We are all needing to make tough choices as we navigate this pandemic as a community. Learning to swim is an essential life skill. One that is a vital layer of drowning prevention. It’s also an activity affording some great cognitive and physical benefits to children, a subject we will cover in more detail on a future post. In a time when activities are limited, learning to swim may be a great option for your family. We will continue to monitor best practices, guidance and data to allow our swim school members to make informed decisions to operate as safely as they are able.

How Swim Schools Differ from Public Schools

There has been a lot of debate right now about the reopening of public and private schools for kids. This is not the place to debate the options and shoulds here, but we do want to point out how swim schools differ from public schools.

In public schools students are in school for at least five hours a day, five days a week. | In most swim schools students are only in lessons for up to a half hour, once or twice a week.

In public schools large classes sizes are the norm, some as high as 30 students to a class. | Swim schools offer small class sizes with 1 to 4 students in most classes.

In public schools there are multiple surfaces and teaching tools needing disinfection. | In swim schools, when swimming, students and teaching tools are in chlorinated water that inactivates viruses.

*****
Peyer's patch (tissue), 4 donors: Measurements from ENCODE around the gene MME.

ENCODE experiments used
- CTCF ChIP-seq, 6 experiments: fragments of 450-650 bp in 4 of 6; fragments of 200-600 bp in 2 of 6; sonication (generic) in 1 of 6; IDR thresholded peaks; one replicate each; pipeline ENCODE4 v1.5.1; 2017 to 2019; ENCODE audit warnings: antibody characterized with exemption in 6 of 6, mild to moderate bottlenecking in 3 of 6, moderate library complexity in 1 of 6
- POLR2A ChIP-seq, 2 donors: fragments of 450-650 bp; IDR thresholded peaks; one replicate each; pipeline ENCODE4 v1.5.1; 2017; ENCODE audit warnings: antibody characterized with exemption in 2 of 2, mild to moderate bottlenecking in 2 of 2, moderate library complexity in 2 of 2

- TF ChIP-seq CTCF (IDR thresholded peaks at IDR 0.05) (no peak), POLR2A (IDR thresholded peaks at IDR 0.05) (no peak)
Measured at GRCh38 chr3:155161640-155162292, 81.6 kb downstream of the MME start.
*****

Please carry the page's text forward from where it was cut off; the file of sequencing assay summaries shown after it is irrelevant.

In public schools there are multiple departments that would need to be reactivated such as bus and cafeteria services. | Swim schools offer focused class structure providing the best swim instruction for your student.

The swim school business is all about safety. Providing safety instruction in a carefully managed and safe environment is all we do, and even outside of COVID-19, we do everything and anything we possibly can to keep the children in our care safe. We are stewards of safety; it is in our DNA. Swim schools have in many cases gone above and beyond local and state guidelines to keep students and staff safe. Reach out swim schools in your area to learn more about the safety protocols they have in place.

Learning to Swim is a Public Health Need

Welcome to our new blog, Teach Learn Swim. We hope you find this to be a valuable resource for all things learn to swim.

We’d like to start out on the important topic of the public health need for swim lessons.